2019 is a landmark year for Bell Lane as we embarked on our new green coffee purchasing strategy. A goal now turned into reality! To purchase green coffee directly involves many factors, cash flow and relevant volume are two. For us buying direct is the only way to control our green coffee stock, it provides traceability and provenance in a very competitive coffee market. It allows us select coffee suitable for our customers, our taste profile and blends. But also to help small farms get a better price for their coffee and to provide them the opportunity to invest in their future with a long-term coffee partner like Bell Lane Coffee. This first trip was made possible by our friends and green coffee brokers DR Wakefield. As we have no experience in origin trips we worked with Henry and his team who looked after us for the entire trip.
Niko and I left Dublin for what was going to be a long few days. After three flights and 30+ hours travelling we touched down in San Salvador Airport in Honduras at 6 pm local time. We had agreed to meet up with three other coffee buyers from Australia and the UK. After clearing customs off we went to start the 3-hour ride to our first location.
During the next few days we had a jam packed schedule which included cuppings, farm visits, co-op meetings each day and a lot of travelling by jeep.
Our first cupping of the trip was in a town called San Juan in Intibucá which is 3 hours south of San Salvador Airport. The mayor of the town had invited us to come for a presentation on how San Juan is prospering and included a cupping of some local producers’ coffee as well as coffee from the local Co-op Comicoval. This was an unusual experience for us as we are not used to cupping so late at night, it was after midnight before we finished, and we still had an hour jeep trip back to the hotel. We tasted so many coffees that night from local producers and they turned up in droves to get feedback on their coffees and to see if their coffee was good enough for our customers. We were excited by the opportunity to taste so many different coffees in one location and it was also interesting to chat to the producers.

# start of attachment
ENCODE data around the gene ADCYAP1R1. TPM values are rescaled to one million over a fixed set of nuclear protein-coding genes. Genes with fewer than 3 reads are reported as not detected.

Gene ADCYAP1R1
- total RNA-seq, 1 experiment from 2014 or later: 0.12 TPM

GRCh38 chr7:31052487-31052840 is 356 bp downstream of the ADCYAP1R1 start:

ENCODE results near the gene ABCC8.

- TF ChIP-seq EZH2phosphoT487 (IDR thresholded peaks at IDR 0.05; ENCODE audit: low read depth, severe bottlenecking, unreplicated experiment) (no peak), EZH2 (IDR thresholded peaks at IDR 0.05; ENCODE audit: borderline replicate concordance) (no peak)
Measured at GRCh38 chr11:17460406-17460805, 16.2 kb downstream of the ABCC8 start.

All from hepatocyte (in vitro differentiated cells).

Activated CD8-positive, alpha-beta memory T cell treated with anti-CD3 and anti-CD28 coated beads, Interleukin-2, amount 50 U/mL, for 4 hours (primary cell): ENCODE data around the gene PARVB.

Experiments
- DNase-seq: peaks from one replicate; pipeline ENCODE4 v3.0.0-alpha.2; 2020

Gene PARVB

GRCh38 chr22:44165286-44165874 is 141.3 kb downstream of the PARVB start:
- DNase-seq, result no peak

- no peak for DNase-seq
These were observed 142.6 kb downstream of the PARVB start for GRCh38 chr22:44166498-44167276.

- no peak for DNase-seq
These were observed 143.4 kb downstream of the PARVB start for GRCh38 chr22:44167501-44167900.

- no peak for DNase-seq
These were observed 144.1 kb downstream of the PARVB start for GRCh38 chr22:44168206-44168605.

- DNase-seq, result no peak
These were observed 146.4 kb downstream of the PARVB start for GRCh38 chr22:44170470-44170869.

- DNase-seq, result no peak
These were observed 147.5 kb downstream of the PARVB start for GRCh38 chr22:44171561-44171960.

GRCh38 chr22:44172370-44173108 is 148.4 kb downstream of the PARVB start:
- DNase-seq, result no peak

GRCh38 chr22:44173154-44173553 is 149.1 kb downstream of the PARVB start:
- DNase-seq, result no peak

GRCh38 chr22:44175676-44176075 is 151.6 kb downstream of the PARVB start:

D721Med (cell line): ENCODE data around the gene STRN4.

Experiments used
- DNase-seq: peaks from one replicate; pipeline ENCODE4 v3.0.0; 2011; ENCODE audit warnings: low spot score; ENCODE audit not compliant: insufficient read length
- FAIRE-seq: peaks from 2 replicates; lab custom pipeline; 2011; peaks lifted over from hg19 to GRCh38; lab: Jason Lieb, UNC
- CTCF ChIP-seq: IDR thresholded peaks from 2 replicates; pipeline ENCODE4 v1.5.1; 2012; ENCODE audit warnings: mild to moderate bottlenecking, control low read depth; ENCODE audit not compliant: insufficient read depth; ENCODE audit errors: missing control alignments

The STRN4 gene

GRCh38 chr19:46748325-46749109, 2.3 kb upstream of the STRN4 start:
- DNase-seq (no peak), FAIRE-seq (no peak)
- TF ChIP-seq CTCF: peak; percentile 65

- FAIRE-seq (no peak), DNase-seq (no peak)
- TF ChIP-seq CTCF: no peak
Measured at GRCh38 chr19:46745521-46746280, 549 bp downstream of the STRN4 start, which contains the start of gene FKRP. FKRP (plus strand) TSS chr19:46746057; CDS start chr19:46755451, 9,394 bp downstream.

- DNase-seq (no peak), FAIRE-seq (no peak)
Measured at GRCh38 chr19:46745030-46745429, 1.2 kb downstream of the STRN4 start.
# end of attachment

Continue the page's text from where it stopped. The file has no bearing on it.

The next day we had another early cupping in Marcala in LA PAZ, this area shares a similar profile coffee to Intibucá. We were with a new co-op called Cafesa with only 47 members, the highlight was a cupping with Uber Nicolas who oversees quality; he was a Cup of Excellence judge with a huge amount of experience, he also has the loudest slurp you have ever heard around a cupping table! The coffee we tasted was great. In fact, some of the best coffee I have personally tasted, but not the right fit for now.
We traveled from Intibucá west to La Labor in Ocotepeque to a co-op called Cocafelol. This would be the largest co-op in the area dealing with 1,000 + local farmers. Cocafelol are a very proactive co-op using chromatography to analyse the soil, giving assistance to their members like this for free. They also turn the waste product like parchment (skin of the coffee cherry) into fertiliser and organic compost. This is distributed to members free of charge and sold to other farms as organic fertiliser. The co-ops are so important, they are not just there to help export coffee, they play a massive part in the sustainability of a farm, help improve on quality which in turn increases the revenue that the farm can achieve for their crop.
The following day we started off with a little trip to a small co-op called Amprocal, they are neighbours to Cocafelol. Amprocal is a female only co-op that was established in 2007 by 8 women producers whose only income was from coffee. Today they have 86 women members, apart from green coffee processing, they also assist with coffee roasting and micro financing service for female producers. Many of the members have their own farms and are certified organic and/or Fair trade certified. The remaining members work directly in coffee related areas. Delmy Regalado’s involvement in the Co-op has been instrumental in its progression and has had a direct impact on the Co-op operating a sustainable organisation. Delmy is the current President for the Honduras chapter of IWCA (International Women’s Coffee Alliance). The IWCA is an organisation that supports women in the production and marketing of coffee. The work that they do makes it possible for more coffee to be produced in an ethical way, sustainable way and promotes equal opportunities for women in the coffee industry.
Later that evening we tasted coffees from several producers of the Amprocal co-op, we were pleasantly surprised that the coffee on the table was some of the best cups we had tasted, in particular, a coffee that stood out was from a little farm in Ocotepeque in western Honduras. This was a washed mixed variety of Pacas and Catuai; that cup profile was very different from all the other samples. It was a sweet apple acidity mixed with a buttery mouth feel and both Niko and I picked the same coffee. We were so impressed with the coffee we bought the entire lot, 80 bags.
This was my aha moment! Travelling to origin as a green coffee buyer for my own coffee business, meeting passionate producers, tasting their coffees and then having the resources to buy the full lot was special. Both Niko and I had agreed that this coffee was for us and possibly the best we had tasted over the 5 days of the trip.
The trip came to an end very quickly, we had travelled across Honduras and clocked up 1,000+ km over the five days. Bumpy roads, traffic jams and warm dusty air was now behind us. We packed our bags and took the 3 long flights back home.
Thanks for reading, hope you enjoyed…..SB😊